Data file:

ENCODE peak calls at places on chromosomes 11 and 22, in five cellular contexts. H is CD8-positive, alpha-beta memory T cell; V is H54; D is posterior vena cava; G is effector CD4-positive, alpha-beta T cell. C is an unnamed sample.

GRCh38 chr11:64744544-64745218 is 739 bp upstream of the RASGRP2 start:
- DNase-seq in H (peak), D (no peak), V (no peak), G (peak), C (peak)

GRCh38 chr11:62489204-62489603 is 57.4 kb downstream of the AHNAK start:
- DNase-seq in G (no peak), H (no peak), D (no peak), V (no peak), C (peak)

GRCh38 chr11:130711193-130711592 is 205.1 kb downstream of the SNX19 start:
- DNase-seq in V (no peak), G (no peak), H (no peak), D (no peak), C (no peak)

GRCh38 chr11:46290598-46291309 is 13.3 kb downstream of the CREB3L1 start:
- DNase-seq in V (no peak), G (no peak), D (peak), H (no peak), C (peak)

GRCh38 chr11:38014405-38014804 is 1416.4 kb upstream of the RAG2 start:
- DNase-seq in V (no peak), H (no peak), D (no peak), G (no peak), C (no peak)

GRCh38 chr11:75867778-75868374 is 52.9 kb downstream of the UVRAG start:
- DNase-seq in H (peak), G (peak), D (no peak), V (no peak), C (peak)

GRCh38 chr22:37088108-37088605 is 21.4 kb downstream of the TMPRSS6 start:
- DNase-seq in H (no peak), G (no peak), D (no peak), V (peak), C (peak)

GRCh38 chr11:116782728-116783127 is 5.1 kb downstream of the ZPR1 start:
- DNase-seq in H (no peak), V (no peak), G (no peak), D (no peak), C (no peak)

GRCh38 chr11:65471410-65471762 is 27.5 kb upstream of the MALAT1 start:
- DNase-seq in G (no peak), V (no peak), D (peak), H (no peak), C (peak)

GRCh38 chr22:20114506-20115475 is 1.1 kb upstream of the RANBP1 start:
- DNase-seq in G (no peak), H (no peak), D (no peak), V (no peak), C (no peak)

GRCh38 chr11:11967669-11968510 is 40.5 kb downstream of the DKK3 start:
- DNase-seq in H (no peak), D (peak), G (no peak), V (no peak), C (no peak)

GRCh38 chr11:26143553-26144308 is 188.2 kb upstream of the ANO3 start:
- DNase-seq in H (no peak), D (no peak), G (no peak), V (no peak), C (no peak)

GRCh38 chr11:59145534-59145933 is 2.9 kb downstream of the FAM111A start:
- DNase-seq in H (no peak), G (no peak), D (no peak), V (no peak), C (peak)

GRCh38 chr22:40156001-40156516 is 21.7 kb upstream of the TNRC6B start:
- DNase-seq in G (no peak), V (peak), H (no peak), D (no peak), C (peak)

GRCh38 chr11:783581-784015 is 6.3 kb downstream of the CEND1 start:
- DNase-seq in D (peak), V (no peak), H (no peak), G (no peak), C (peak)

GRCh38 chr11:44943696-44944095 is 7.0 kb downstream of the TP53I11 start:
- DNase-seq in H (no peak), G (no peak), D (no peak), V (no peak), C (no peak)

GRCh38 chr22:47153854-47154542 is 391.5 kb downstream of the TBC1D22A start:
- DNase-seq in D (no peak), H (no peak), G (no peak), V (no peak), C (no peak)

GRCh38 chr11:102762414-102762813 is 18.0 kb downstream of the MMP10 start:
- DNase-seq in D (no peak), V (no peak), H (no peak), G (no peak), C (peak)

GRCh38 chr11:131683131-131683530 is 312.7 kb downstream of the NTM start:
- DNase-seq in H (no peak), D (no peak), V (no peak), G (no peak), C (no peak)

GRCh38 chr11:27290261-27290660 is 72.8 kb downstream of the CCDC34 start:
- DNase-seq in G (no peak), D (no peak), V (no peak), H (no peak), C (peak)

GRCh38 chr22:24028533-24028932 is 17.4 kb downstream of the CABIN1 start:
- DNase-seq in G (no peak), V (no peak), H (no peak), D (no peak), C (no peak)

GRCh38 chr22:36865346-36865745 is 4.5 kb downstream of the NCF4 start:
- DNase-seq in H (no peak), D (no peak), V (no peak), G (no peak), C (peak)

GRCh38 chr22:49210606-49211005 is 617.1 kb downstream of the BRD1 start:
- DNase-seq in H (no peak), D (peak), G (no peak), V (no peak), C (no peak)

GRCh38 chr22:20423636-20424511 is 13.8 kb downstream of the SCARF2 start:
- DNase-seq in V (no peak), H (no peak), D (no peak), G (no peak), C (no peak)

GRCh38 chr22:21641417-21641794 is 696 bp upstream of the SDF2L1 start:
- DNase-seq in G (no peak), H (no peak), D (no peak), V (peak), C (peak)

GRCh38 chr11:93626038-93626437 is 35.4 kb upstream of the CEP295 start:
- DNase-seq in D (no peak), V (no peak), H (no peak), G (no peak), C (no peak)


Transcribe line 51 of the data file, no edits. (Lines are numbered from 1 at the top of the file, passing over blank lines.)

- DNase-seq in G (no peak), H (no peak), D (no peak), V (peak), C (peak)